Millions face losing thousands of savings & could have to sell homes as Jeremy Hunt hints at social care reform delay

Chancellor Jeremy Hunt, photographed at his London home this morning.

MILLIONS of hard-up Brits could lose out on thousands in savings as Jeremy Hunt considers delaying massive social care reforms by a YEAR.

The new Chancellor is reportedly weighing up yet ANOTHER u-turn on government policy after tearing last month’s mini budget to shreds, according to The Times. 

Jeremy Hunt leaves his London home this morning

This time the culprit is a promised £86,000 cap on the amount any adult will have to spend on social care in their lifetime. 

The news comes as inflation today hit an eye-watering 10.1 per cent. 

The social care cap was introduced by Boris Johnson earlier this year, and was due to start in October 2023.

BoJo came up with the plan so that Brits wouldn’t be forced to sell their homes to pay for care.

And the 2019 Tory manifesto swore that social care reforms must “guarantee that no-one needing care has to sell their home to pay for it”. 

With the cap delayed by a year, some adults in need could be forced to spend thousands more than they would otherwise have to – or even sell their home to pay for help.

Mr Hunt hasn’t ruled out u-turning on any money promises in order to get Britain’s economy back on track.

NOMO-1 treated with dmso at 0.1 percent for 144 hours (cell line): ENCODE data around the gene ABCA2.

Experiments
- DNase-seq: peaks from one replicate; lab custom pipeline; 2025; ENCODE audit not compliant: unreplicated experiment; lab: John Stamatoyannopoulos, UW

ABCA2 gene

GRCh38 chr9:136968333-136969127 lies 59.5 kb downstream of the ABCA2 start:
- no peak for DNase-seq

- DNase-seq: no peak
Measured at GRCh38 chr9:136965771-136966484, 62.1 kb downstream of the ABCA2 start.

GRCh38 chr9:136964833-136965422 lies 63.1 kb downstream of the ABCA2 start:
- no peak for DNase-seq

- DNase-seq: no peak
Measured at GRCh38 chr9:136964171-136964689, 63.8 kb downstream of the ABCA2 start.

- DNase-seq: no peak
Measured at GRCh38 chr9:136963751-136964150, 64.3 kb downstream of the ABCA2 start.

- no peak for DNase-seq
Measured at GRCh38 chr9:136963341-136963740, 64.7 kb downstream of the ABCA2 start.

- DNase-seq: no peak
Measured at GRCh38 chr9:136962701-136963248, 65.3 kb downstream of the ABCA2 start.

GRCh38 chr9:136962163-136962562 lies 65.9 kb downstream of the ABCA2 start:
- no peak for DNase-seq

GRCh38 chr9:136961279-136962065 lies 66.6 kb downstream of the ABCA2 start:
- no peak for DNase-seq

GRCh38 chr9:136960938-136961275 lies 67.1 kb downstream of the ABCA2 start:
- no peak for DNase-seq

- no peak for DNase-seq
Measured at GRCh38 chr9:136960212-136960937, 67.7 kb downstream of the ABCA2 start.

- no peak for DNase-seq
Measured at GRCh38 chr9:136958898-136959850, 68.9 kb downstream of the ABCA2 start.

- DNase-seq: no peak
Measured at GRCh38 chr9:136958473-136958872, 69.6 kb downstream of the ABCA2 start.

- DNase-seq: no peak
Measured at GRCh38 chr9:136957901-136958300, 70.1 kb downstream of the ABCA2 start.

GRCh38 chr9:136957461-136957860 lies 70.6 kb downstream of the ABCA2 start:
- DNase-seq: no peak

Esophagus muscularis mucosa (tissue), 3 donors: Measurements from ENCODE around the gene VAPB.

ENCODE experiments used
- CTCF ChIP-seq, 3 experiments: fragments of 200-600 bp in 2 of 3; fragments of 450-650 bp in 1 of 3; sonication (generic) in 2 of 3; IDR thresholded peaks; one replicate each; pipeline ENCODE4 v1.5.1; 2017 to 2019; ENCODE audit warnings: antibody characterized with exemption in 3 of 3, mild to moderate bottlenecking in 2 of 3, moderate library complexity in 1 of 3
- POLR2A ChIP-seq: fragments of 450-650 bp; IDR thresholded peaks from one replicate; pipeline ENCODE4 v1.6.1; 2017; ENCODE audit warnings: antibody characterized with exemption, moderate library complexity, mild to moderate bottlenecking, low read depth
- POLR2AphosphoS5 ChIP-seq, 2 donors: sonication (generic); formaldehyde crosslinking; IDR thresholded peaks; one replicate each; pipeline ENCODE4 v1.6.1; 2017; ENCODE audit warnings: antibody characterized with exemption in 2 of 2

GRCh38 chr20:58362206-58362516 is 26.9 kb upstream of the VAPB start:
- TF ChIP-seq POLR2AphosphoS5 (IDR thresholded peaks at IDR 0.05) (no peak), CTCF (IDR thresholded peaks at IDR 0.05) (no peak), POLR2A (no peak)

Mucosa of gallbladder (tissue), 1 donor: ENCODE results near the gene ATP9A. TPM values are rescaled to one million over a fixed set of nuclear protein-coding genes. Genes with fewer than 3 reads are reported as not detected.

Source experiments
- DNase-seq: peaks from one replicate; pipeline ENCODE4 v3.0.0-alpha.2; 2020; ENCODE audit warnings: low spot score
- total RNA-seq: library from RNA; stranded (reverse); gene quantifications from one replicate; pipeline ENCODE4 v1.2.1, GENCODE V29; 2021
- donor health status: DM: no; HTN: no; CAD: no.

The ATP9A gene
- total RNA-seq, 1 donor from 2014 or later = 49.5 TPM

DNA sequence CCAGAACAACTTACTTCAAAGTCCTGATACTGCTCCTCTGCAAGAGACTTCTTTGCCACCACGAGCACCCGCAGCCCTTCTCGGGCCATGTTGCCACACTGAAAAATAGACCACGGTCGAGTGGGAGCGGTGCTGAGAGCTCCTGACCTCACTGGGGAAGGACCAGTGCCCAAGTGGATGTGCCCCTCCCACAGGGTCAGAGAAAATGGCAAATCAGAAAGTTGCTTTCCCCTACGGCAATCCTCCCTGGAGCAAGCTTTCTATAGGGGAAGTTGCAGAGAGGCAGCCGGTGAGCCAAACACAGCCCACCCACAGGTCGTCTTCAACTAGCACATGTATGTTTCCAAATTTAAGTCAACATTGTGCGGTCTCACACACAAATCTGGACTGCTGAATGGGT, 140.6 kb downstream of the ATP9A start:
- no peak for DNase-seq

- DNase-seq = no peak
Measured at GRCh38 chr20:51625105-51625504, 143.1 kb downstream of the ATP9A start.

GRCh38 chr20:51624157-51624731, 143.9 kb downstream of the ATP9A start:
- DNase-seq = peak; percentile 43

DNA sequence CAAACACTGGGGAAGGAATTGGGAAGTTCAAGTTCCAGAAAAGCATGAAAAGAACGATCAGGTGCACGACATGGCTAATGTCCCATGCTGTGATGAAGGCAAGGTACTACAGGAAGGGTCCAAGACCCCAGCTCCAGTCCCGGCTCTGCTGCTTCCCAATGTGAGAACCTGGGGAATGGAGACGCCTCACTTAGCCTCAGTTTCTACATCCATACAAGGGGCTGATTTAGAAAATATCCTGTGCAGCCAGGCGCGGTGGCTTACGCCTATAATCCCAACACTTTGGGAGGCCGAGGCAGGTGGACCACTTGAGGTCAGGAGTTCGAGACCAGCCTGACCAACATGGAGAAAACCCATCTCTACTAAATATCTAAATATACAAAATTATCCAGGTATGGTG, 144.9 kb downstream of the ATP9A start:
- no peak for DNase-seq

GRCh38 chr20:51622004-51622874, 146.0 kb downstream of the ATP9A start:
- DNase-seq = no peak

Financial markets took a major tumble after ex-Chancellor Kwasi Kwarteng unveiled the disastrous mini budget last month.

It caused the pound to plummet and mortgage rates to soar.

Mr Hunt was brought in by Ms Truss to calm nerves in the City.

But to do so required ripping the mini budget to pieces.

A promised 1p cut to income tax was delayed indefinitely, and a corporation tax cuts due next year was scrapped.

The Energy Price Guarantee – which sees average bills capped at £2,500 – will now only run until April, instead of October next year. 

The Chancellor won’t commit to uprating benefits in line with inflation.

And even the pension triple lock is under threat. 

If it does get binned, around 12 million OAPs would be affected, with some retirees at risk of being £12,000 worse off.

Yesterday a spokesperson for No10 said: “We are very aware of how many vulnerable pensioners there are and indeed our priority… is we continue to protect the most vulnerable in society.

“The Prime Minister and the Chancellor are not making any commitments on individual policy areas at this point.

“But as I say the decisions will be made through the prism of what matters most to the most vulnerable.”

The government is facing fresh pressure today to explain to hard-up Brits how they will be helped through the cost of living crisis, as inflation rocketed to double digits.

Responding to the staggering rate, Mr Hunt said this morning: “I understand that families across the country are struggling with rising prices and higher energy bills.

“This government will prioritise help for the most vulnerable while delivering wider economic stability and driving long-term growth that will help everyone.

“We have acted decisively to protect households and businesses from significant rises in their energy bills this winter, with the government’s energy price guarantee holding down peak inflation.”  

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